The words rain, reign, rein sound the same but have different meanings and spellings. Why do rain, reign, rein sound the same even though they are completely different words?
The answer is simple: rain, reign, rein are homophones of the English language.
A fall of such water; a rainstorm.
The descent of such water.
Water condensed from atmospheric vapor and falling in drops.
To be predominant or prevalent: Panic reigned as the fire spread.
Exercise of sovereign power, as by a monarch.
The period during which a monarch rules.
Dominance or widespread influence: the reign of reason.
A long narrow leather strap attached to each end of the bit of a bridle and used by a rider or driver to control a horse or other animal. Often used in the plural.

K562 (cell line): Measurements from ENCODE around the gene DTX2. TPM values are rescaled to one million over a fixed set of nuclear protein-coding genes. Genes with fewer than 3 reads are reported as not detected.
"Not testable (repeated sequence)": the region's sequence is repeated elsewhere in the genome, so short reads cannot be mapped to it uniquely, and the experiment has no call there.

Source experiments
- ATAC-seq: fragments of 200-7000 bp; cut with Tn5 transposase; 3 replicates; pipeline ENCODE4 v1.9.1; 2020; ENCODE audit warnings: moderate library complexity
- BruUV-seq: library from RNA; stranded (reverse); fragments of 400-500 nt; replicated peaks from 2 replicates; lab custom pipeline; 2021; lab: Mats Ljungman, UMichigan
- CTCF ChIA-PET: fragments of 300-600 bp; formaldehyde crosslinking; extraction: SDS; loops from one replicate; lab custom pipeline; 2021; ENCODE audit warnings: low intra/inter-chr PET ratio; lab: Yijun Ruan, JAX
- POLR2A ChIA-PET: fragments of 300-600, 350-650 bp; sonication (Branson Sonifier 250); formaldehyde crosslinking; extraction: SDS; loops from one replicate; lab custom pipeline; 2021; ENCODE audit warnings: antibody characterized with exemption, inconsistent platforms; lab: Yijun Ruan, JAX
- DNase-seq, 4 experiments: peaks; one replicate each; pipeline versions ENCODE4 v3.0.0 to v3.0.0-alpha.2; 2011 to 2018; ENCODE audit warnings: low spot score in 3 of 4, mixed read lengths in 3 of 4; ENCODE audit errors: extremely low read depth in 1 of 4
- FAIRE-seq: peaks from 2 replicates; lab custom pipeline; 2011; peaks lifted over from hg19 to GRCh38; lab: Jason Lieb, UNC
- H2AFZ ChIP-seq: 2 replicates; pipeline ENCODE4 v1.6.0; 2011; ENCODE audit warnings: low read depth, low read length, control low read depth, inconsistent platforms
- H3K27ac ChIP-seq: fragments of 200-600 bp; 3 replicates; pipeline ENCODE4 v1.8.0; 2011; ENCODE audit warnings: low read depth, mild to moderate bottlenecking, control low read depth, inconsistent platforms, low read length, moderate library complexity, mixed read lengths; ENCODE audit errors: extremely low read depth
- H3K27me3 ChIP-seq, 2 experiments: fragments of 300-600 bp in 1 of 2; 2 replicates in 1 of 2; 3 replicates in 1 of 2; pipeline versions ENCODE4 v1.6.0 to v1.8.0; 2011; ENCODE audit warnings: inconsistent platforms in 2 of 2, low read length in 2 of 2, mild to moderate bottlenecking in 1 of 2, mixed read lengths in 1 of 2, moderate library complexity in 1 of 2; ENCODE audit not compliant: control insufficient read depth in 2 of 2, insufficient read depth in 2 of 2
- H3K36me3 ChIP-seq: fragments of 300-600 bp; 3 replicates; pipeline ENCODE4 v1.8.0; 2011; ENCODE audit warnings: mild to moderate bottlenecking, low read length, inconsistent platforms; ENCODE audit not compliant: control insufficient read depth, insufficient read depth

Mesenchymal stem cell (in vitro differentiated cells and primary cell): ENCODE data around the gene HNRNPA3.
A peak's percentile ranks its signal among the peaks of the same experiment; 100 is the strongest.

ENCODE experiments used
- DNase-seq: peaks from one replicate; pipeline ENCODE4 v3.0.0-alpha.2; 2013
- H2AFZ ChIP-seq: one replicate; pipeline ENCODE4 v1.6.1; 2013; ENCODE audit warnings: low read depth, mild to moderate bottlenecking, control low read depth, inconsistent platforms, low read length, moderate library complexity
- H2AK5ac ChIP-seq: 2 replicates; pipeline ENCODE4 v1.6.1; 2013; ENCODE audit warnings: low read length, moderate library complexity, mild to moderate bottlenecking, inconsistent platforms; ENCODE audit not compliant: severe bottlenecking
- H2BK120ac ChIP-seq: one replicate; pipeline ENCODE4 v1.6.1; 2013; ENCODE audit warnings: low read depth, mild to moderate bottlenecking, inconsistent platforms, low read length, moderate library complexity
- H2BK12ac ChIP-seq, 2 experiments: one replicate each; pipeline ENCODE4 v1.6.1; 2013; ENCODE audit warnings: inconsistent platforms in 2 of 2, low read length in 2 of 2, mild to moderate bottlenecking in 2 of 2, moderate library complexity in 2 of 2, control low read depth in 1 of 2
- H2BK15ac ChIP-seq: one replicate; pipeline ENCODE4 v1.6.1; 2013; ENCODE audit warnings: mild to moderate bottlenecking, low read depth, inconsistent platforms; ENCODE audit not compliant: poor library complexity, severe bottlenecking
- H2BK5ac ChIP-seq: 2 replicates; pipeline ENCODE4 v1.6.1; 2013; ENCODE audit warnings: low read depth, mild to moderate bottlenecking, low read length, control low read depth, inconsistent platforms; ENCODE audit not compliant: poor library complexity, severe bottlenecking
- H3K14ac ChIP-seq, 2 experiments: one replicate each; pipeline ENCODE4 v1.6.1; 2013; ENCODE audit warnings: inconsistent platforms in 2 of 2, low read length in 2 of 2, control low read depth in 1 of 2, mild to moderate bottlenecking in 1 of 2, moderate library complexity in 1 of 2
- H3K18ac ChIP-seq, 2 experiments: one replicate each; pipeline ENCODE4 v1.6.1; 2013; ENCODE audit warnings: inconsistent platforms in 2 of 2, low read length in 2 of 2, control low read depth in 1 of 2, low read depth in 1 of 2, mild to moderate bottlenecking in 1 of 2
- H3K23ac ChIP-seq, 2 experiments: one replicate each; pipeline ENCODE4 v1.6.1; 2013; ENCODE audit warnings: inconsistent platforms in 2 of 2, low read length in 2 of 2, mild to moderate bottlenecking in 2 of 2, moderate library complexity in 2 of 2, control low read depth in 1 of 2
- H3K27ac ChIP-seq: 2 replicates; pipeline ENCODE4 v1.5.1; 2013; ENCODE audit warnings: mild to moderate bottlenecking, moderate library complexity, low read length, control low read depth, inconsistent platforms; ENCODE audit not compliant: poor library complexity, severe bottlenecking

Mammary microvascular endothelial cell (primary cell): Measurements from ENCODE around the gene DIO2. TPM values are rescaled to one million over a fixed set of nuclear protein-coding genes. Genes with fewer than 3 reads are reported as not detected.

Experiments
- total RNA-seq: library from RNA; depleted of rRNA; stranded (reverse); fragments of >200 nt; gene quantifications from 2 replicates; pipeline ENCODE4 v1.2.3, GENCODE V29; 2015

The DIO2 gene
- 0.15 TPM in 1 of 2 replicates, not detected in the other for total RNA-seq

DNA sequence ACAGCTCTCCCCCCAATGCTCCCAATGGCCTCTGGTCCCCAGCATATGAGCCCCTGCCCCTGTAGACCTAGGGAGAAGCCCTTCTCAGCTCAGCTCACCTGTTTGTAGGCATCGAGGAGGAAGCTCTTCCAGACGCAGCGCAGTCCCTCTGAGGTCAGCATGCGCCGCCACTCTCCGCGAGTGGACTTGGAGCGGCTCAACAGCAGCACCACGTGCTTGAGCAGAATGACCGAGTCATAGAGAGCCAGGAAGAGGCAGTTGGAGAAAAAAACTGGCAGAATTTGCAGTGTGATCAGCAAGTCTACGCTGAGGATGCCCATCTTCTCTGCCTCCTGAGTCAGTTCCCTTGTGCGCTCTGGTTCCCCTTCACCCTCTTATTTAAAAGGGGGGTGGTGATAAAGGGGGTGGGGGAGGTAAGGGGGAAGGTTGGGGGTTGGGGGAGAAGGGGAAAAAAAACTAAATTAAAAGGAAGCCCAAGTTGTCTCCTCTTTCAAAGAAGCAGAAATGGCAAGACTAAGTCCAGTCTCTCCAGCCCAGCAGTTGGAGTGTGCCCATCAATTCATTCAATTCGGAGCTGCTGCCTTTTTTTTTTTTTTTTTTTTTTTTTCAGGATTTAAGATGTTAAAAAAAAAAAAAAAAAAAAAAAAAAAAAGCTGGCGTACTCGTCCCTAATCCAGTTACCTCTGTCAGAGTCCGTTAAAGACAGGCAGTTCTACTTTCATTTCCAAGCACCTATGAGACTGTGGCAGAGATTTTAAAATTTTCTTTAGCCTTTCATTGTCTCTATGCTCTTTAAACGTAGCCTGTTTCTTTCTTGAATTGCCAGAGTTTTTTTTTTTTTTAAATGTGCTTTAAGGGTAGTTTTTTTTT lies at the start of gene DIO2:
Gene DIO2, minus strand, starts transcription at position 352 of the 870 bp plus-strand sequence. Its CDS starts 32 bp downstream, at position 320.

A means of restraint, check, or guidance.
A means or an instrument by which power is exercised. Often used in the plural: the reins of government.
To check or hold back by or as if by the use of reins. Often with in, back, or up.
Definitions from The American Heritage® Dictionary of the English Language, 4th Edition and Wordnik.
Homophones (literally "same sound") are usually defined as words that share the same pronunciation, regardless of how they are spelled.
If they are spelled the same then they are also homographs (and homonyms); if they are spelled differently then they are also heterographs (literally "different writing").